Giving USA reports that giving to religion declined to $124.52 billion in 2018 (a 1.5 percent drop in current dollars and a 3.9 percent drop when adjusted for inflation). This is the first decline for the sector following seven years of positive or flat growth. Still, it remains the largest philanthropic subsector, receiving 29 percent of all charitable gifts in 2018. It is notable that for the purposes of the Giving USA report, religious organizations include congregations, missions, religious media, and other related organizations. Even with this narrow definition, giving to religion comprised 29 percent of charitable donations in 2018. If all houses of worship and religiously oriented charities (e.g., schools, hospitals) were included in this category, up to 75 percent of all charitable giving could be considered religious in nature.

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Leading for Change: Onboarding the next generation of nonprofit leaders

December 02, 2019

Boomers are moving toward retirement, Generation X is taking on greater leadership roles, and Millennials are accelerating their career development. As the next generation of leaders are introduced into nonprofit workplaces, they will bring with them new personalities, opportunities, and approaches to fundraising. Current nonprofit leaders have the opportunity to learn from the next generation, tailor their hiring strategies to attract and retain the best candidates and create successful onboarding programs.

Recently, Johnson, Grossnickle and Associates (JGA) partnered with the Chronicle of Philanthropy to provide a curated collection of Chronicle articles and JGA insights on grooming future leaders, hiring fundraisers, and preparing for the next generation of nonprofit workers. We encourage you to download this collection of articles produced by Chronicle Intelligence, a division of the Chronicle of Philanthropy.

One important step in strengthening your advancement team is to reduce employee turnover, which is an area that often presents challenges for nonprofits. Frequent staff changes can tap limited resources, impact mission delivery and hamper fundraising.

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Giving USA 2019: Implications for Healthcare

November 20, 2019

According to Giving USA 2019: The Annual Report on Philanthropy for the Year 2018, American giving reached $427.71 billion in 2018, an increase of 0.7 percent in terms of current dollars but a decline of 1.7 percent from 2017, when adjusted for inflation. Even adjusted for inflation, charitable giving reached its second highest level ever in 2018, second only to 2017. Thus, 2018 is seen as a very strong but complex year in terms of philanthropy.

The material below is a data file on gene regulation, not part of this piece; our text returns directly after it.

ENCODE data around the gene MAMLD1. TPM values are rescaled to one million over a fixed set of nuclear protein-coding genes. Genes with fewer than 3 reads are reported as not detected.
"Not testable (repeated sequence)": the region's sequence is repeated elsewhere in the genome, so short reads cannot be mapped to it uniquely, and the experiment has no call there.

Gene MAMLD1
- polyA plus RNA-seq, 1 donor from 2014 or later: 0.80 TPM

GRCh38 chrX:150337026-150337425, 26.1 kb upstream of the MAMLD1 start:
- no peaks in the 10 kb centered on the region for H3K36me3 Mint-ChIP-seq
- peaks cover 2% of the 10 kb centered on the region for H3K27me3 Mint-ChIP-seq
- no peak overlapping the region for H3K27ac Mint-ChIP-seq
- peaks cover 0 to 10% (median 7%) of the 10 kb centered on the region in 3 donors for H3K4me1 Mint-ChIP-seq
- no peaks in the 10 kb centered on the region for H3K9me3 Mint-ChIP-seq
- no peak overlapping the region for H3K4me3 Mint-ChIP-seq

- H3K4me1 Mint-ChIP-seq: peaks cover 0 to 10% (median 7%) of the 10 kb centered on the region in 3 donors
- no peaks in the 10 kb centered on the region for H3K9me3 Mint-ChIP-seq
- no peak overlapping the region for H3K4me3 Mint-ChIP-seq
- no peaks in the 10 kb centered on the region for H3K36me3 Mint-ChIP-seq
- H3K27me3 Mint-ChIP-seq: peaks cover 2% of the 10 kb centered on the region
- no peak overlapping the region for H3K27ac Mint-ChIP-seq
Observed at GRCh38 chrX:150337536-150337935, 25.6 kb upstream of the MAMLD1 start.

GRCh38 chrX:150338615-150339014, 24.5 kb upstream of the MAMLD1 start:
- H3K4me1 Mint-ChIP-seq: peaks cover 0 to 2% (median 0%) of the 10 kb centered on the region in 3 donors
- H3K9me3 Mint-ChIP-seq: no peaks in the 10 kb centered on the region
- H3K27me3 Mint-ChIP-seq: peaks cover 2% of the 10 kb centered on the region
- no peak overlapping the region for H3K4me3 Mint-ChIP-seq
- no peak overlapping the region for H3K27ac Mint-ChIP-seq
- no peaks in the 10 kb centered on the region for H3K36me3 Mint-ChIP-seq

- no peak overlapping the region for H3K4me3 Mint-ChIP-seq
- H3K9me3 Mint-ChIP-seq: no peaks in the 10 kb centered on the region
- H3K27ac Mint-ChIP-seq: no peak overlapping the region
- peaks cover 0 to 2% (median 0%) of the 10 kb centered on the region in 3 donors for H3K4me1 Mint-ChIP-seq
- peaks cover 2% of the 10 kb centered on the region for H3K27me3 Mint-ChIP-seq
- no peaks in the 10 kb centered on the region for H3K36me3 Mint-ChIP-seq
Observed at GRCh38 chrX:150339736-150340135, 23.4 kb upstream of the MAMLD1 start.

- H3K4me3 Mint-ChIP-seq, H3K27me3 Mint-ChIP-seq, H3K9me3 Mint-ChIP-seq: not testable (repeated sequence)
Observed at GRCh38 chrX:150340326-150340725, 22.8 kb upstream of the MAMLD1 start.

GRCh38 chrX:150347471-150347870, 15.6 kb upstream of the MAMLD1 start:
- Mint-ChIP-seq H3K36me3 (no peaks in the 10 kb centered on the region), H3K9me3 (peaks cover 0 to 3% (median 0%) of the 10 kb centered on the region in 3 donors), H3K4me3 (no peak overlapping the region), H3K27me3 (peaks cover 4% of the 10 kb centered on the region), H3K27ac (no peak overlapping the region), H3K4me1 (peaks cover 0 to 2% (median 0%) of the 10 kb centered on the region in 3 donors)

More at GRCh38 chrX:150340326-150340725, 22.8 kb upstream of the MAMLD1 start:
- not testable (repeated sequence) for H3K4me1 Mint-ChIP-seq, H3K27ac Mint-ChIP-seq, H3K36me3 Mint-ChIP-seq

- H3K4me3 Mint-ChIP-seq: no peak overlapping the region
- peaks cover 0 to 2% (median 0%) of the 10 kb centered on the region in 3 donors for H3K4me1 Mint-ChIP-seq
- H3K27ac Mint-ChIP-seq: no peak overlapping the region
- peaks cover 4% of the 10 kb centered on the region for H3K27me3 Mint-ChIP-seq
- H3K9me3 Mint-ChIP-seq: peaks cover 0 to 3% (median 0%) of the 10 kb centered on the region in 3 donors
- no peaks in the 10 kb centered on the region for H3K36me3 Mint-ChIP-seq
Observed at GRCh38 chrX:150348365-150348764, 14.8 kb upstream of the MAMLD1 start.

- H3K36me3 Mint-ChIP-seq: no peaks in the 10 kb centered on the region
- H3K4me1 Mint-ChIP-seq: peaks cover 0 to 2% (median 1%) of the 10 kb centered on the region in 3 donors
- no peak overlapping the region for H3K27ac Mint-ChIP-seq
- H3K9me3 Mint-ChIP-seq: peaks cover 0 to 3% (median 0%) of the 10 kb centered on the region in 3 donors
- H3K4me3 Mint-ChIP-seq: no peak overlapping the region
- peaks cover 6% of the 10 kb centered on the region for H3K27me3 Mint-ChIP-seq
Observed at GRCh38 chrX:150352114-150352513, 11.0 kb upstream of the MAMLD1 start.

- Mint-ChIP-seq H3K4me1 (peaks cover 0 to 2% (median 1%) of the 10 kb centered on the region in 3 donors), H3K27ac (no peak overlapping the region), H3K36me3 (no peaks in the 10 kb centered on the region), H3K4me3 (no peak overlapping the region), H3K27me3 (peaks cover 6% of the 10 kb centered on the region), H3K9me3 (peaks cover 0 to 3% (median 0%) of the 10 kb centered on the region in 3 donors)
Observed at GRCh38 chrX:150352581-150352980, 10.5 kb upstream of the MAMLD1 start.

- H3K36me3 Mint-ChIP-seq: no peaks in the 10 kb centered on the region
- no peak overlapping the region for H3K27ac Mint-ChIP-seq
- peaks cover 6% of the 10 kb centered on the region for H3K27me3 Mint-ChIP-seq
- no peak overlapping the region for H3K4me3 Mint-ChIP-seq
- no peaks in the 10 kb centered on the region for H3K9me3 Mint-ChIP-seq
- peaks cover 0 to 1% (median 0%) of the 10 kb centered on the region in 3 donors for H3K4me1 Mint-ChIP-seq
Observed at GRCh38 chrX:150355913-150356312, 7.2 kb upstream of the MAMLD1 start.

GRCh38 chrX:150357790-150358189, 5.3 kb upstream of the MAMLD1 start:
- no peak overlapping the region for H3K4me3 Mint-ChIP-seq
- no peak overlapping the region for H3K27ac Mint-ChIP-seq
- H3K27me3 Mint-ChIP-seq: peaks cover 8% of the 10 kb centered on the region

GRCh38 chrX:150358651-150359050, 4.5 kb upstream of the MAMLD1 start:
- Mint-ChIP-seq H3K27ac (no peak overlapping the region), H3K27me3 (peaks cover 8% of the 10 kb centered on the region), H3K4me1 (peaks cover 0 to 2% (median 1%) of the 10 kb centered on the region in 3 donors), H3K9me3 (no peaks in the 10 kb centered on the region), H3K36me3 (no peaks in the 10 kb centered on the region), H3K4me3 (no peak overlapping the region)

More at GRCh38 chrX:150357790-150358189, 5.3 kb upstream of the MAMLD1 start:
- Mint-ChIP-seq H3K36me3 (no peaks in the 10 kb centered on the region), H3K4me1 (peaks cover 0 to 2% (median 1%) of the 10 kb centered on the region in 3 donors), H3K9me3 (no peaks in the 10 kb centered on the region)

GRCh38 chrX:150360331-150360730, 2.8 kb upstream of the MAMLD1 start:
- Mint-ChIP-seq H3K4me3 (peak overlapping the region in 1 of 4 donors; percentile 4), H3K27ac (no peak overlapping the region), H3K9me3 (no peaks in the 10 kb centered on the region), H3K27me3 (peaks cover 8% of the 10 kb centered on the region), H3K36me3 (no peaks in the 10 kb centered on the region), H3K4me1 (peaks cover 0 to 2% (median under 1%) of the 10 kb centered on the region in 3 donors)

What this Means for Healthcare Organizations:

Giving to health reached $40.78 billion in 2018. While growth over 2017 was nearly flat at just 0.1 percent (or declined by 2.3 percent when adjusted for inflation), the sector had its second highest level of giving ever when adjusted for inflation. Large gifts are common in this sector but donor retention lags behind other sectors. According to the Association for Healthcare Philanthropy’s 2018 annual Report on Giving, the largest sources of healthcare funds raised in 2017 were corporate/foundation and major gifts, followed by special events, annual gifts, and planned giving. 

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Giving USA 2019: Implications for Higher Education

October 22, 2019

According to Giving USA 2019: The Annual Report on Philanthropy for the Year 2018, American giving reached $427.71 billion in 2018, an increase of 0.7 percent in terms of current dollars but a decline of 1.7 percent from 2017, when adjusted for inflation. Even adjusted for inflation, charitable giving reached its second highest level ever in 2018, second only to 2017. Thus, 2018 is seen as a very strong but complex year in terms of philanthropy.

What this Means for Colleges and Universities:

After four years of consecutive growth, Giving USA estimates that giving to the education sector (which includes colleges, universities, and other educational institutions such as libraries as well as K-12 schools) declined in 2018. Specifically, giving to education organizations totaled an estimated $58.72 billion in 2018 (a decline by 1.3% in current dollars and 3.7% when adjusted for inflation).

However, while giving to education organizations overall fell slightly in 2018, there is some positive news regarding giving to higher education specifically. The Voluntary Support of Education (VSE) survey found that total contributions to higher education reached their highest levels ever in the 2017-2018 academic year. Indeed, VSE found that giving to these institutions was 7.2 percent higher than in the year previous. According to the survey, contributions from all donor types increased with the most notable gains from non-alumni individuals and organizations other than corporations and foundations. Respondents to the VSE survey also reported that giving from donor-advised funds (DAFs) increased 65.8 percent over last year.

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Maximizing Volunteer Engagement

October 03, 2019

Would you be surprised to learn that most nonprofits are failing to make use of one of their most valuable resources? What if I told you that that resource is 100% free?